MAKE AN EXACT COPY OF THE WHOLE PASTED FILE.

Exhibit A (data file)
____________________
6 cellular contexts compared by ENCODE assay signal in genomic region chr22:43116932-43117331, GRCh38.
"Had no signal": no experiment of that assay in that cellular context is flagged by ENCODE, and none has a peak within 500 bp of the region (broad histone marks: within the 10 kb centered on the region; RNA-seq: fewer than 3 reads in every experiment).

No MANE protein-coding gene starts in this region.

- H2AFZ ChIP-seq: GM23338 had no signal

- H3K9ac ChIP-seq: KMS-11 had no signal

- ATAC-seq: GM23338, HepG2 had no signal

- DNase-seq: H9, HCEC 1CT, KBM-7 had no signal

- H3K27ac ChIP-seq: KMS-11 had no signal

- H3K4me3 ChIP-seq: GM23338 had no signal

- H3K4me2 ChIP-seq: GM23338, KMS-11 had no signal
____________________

6 cellular contexts compared by ENCODE assay signal in genomic region chr22:43116932-43117331, GRCh38.
"Had no signal": no experiment of that assay in that cellular context is flagged by ENCODE, and none has a peak within 500 bp of the region (broad histone marks: within the 10 kb centered on the region; RNA-seq: fewer than 3 reads in every experiment).

No MANE protein-coding gene starts in this region.

- H2AFZ ChIP-seq: GM23338 had no signal

- H3K9ac ChIP-seq: KMS-11 had no signal

- ATAC-seq: GM23338, HepG2 had no signal

- DNase-seq: H9, HCEC 1CT, KBM-7 had no signal

- H3K27ac ChIP-seq: KMS-11 had no signal

- H3K4me3 ChIP-seq: GM23338 had no signal

- H3K4me2 ChIP-seq: GM23338, KMS-11 had no signal